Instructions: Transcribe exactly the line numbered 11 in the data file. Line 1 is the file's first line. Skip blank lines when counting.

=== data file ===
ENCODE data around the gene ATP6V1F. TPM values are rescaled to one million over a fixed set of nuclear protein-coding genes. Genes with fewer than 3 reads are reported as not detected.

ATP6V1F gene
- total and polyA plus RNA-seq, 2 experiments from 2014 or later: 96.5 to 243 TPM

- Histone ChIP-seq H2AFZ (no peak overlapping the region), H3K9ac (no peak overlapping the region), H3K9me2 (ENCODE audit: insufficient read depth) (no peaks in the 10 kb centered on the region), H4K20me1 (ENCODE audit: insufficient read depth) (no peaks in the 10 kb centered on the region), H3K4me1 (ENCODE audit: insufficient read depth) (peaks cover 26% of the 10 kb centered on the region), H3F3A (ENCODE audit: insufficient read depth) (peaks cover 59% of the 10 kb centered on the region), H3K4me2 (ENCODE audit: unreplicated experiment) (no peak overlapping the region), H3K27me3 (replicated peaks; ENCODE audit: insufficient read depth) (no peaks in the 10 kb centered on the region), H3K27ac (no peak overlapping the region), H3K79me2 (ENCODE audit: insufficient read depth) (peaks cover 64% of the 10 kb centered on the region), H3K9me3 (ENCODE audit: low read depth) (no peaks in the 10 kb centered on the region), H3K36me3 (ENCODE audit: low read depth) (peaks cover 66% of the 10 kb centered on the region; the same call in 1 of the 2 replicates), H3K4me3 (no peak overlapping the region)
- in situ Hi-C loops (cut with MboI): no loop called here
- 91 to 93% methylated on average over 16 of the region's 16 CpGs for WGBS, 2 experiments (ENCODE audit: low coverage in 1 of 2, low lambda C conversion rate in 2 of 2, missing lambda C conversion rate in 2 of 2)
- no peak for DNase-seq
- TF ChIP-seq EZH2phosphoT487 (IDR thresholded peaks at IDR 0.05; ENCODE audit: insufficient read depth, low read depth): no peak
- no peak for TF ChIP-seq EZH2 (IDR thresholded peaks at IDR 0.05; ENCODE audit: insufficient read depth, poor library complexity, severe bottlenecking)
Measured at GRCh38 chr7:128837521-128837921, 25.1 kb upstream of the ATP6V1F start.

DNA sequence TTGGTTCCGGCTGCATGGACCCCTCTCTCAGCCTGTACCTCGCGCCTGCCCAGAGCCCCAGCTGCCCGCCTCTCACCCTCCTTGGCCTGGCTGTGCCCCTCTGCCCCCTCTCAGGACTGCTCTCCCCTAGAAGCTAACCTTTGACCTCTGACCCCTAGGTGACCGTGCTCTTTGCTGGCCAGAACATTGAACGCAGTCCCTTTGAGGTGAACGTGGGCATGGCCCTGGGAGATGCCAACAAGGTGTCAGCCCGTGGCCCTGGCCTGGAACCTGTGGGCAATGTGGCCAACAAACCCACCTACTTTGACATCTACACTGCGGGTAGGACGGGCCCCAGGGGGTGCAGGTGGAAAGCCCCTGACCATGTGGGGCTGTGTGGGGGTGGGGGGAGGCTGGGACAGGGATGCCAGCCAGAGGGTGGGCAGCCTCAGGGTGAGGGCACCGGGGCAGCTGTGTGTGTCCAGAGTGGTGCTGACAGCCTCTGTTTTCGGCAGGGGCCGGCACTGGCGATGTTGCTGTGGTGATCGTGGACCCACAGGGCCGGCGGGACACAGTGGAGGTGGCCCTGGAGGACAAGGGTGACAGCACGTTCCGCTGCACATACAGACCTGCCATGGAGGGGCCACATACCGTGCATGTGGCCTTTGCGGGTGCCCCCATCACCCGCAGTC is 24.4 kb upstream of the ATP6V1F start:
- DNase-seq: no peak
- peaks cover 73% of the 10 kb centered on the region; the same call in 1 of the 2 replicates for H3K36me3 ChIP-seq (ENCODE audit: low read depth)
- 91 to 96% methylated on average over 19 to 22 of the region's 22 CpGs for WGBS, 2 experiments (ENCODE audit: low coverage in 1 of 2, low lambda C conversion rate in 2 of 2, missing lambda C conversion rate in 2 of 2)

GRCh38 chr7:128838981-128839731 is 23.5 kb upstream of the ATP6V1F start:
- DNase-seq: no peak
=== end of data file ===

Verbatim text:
DNA sequence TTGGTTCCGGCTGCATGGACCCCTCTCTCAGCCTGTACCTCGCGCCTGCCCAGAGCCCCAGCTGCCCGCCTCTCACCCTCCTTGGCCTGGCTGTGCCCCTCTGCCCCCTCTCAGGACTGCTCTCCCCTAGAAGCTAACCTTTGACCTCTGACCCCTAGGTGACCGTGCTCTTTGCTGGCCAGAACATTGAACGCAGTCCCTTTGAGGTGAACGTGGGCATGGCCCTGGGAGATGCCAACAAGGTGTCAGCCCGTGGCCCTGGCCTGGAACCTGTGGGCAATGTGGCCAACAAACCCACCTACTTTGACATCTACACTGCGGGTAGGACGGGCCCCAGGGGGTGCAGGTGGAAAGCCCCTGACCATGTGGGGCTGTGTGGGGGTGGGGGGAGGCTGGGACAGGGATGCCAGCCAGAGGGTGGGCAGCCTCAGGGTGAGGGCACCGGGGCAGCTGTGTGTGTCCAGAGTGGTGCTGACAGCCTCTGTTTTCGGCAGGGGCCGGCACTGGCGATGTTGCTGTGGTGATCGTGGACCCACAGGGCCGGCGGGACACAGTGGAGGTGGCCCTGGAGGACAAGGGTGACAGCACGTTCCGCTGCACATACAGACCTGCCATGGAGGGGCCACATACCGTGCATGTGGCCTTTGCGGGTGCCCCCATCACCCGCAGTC is 24.4 kb upstream of the ATP6V1F start: